The emergence of the Atomic Age brought the previously inchoate and 'free-floating' anxiety of many people into sharp focus.
The human dilemma is that which arises out of a man's capacity to experience himself as both subject and object at the same time.
I make no apologies in admitting that I take very seriously the dehumanizing dangers in our tendency in modern science to make man over into the image of the machine, into the image of the techniques by which we study him.
Hate is not the opposite of love; apathy is.
We are anxious because we do not know what roles to pursue, what principles for action to believe in. Our individual anxiety, somewhat like that of the nation, is a basic confusion and bewilderment about where we are going.
The relationship between commitment and doubt is by no means an antagonistic one. Commitment is healthiest when it's not without doubt but in spite of doubt.
Myths give us our sense of personal identity, answering the question, 'Who am I?'
The striking thing about love and will in our day is that, whereas in the past they were always held up to us as the answer to life's predicaments, they have now themselves become the problem.
Loneliness is such an omnipotent and painful threat to many persons that they have little conception of the positive values of solitude and even, at times, are frightened at the prospect of being alone.
In the utopian aim of removing all power and aggression from human behavior, we run the risk of removing self-assertion, self-affirmation, and even the power to be.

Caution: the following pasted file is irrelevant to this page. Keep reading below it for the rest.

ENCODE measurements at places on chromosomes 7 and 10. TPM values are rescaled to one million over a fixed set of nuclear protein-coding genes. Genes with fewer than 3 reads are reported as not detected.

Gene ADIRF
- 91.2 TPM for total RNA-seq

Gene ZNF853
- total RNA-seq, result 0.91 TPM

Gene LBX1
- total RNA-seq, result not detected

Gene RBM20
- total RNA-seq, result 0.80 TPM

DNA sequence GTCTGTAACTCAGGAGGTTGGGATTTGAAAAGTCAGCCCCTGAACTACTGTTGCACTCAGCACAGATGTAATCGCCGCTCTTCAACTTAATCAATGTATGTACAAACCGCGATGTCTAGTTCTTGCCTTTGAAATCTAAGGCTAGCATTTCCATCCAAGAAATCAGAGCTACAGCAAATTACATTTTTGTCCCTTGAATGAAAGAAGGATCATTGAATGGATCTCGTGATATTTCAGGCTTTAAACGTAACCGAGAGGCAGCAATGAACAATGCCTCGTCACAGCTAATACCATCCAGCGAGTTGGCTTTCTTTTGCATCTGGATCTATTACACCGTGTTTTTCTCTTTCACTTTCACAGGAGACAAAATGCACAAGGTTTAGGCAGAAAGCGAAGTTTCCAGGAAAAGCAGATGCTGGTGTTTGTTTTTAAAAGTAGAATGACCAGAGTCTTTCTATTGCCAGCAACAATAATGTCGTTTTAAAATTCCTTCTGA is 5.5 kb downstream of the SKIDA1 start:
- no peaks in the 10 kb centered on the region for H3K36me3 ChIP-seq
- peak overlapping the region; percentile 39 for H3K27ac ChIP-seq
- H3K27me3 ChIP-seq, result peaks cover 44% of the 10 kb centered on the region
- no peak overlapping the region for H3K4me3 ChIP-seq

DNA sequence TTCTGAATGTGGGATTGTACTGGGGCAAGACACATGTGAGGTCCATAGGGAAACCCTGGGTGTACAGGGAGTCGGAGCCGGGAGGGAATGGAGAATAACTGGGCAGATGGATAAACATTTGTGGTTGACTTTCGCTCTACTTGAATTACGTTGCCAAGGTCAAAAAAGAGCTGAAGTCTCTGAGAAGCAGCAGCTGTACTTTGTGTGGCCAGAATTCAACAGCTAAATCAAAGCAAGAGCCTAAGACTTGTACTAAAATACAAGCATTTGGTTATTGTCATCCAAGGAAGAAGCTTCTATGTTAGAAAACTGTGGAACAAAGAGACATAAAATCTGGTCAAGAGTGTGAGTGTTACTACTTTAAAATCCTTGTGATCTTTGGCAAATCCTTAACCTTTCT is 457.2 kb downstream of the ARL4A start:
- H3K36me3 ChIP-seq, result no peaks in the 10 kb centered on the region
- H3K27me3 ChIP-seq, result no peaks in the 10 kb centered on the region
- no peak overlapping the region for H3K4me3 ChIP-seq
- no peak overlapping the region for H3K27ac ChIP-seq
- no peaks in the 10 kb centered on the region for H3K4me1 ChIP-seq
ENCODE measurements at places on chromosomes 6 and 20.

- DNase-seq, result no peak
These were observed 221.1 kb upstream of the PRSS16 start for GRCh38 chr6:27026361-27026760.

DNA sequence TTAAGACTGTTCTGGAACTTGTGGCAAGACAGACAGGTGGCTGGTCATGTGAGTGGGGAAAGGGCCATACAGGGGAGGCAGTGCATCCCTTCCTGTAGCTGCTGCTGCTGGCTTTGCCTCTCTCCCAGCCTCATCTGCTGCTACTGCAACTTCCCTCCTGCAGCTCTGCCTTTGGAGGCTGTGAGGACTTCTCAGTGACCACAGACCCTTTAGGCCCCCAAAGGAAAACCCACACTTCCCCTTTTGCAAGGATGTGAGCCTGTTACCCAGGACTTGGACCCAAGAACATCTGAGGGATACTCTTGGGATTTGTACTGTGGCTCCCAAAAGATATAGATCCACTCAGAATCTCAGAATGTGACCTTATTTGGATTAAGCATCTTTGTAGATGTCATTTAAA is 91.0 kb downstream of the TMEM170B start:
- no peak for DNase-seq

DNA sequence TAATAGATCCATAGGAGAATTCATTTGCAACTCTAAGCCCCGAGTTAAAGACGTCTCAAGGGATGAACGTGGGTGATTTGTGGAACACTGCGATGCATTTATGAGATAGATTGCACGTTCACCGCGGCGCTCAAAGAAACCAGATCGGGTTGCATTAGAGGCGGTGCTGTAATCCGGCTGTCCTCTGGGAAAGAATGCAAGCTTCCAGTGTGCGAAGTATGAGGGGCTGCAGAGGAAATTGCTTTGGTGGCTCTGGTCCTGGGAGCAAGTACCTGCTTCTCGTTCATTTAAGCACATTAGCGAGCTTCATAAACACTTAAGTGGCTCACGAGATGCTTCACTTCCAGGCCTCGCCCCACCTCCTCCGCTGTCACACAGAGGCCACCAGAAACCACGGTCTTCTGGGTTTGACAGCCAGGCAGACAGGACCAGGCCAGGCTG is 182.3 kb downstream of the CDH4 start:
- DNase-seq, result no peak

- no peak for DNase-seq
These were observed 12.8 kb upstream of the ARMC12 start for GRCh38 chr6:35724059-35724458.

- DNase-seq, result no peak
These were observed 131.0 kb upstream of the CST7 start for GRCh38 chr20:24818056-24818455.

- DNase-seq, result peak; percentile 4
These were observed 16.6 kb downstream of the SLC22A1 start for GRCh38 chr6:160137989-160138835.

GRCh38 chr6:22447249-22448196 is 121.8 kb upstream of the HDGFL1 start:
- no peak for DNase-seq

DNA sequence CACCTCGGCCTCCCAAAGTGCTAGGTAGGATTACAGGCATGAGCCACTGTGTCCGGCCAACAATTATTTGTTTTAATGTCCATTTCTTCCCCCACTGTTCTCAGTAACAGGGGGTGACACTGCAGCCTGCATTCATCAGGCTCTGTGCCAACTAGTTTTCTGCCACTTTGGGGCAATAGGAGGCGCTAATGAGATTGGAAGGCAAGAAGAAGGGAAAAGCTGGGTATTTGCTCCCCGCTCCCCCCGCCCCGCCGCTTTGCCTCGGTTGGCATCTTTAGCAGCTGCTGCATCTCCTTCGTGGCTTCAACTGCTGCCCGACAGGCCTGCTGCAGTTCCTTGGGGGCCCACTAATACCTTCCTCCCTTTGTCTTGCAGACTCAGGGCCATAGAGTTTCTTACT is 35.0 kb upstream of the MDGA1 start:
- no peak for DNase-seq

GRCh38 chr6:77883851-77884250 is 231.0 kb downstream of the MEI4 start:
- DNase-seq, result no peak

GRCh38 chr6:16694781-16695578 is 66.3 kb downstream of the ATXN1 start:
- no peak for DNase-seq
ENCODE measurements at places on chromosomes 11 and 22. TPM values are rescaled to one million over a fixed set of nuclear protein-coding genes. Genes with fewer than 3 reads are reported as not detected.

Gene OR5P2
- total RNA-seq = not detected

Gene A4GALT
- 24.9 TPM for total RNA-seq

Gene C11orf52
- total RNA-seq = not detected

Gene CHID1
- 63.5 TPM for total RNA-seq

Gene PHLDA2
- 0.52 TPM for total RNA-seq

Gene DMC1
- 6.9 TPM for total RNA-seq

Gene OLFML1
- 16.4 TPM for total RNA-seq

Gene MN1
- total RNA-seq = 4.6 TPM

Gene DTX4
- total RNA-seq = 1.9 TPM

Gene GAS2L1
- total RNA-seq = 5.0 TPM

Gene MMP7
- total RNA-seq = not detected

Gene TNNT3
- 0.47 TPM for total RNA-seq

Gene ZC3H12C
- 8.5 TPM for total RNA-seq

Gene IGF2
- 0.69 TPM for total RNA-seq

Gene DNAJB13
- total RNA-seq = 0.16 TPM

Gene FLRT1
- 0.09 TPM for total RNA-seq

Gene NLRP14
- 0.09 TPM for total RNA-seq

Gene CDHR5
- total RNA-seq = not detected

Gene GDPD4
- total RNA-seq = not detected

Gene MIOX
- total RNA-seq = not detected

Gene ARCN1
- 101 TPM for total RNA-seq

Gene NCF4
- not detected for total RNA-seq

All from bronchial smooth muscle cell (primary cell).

Many modern people have gone so far in their dependence on others for their feeling of reality that they are afraid that without it they would lose the sense of their own existence.
Every being has the need not only to be but to affirm his own being. This is especially significant for the human organism, for it is gifted with, or condemned to, self-consciousness.
Creativity is not merely the innocent spontaneity of our youth and childhood; it must also be married to the passion of the adult human being, which is a passion to live beyond one's death.
Social acceptance, 'being liked,' has so much power because it holds the feelings of loneliness at bay.
Courage is not the absence of despair; it is, rather, the capacity to move ahead in spite of despair.
Life comes from physical survival; but the good life comes from what we care about.